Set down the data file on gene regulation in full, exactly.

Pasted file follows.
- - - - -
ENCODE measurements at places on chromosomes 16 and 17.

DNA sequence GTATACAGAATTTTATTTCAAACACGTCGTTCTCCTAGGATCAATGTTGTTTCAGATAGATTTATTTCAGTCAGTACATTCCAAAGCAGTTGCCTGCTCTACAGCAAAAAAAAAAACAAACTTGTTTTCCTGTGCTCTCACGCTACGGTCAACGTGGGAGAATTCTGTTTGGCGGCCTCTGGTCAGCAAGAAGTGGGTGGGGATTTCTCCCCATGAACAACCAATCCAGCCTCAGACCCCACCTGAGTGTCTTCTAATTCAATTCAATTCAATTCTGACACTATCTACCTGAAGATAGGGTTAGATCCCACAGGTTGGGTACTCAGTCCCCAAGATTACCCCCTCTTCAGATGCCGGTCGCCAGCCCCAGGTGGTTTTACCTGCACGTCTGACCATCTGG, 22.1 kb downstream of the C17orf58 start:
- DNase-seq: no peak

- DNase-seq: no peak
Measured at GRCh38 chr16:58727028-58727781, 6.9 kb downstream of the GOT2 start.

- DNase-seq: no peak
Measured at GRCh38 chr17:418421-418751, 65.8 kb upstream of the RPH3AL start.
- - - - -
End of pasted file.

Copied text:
ENCODE measurements at places on chromosomes 16 and 17.

DNA sequence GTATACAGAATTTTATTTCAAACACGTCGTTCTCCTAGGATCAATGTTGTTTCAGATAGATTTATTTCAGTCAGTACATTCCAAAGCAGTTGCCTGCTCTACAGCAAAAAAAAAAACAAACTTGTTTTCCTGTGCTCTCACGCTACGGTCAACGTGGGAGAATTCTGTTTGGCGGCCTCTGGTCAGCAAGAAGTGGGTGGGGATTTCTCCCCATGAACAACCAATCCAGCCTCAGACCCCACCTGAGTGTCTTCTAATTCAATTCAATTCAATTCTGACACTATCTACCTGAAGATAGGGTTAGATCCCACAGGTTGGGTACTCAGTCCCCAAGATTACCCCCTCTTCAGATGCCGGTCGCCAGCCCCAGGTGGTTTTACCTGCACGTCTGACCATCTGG, 22.1 kb downstream of the C17orf58 start:
- DNase-seq: no peak

- DNase-seq: no peak
Measured at GRCh38 chr16:58727028-58727781, 6.9 kb downstream of the GOT2 start.

- DNase-seq: no peak
Measured at GRCh38 chr17:418421-418751, 65.8 kb upstream of the RPH3AL start.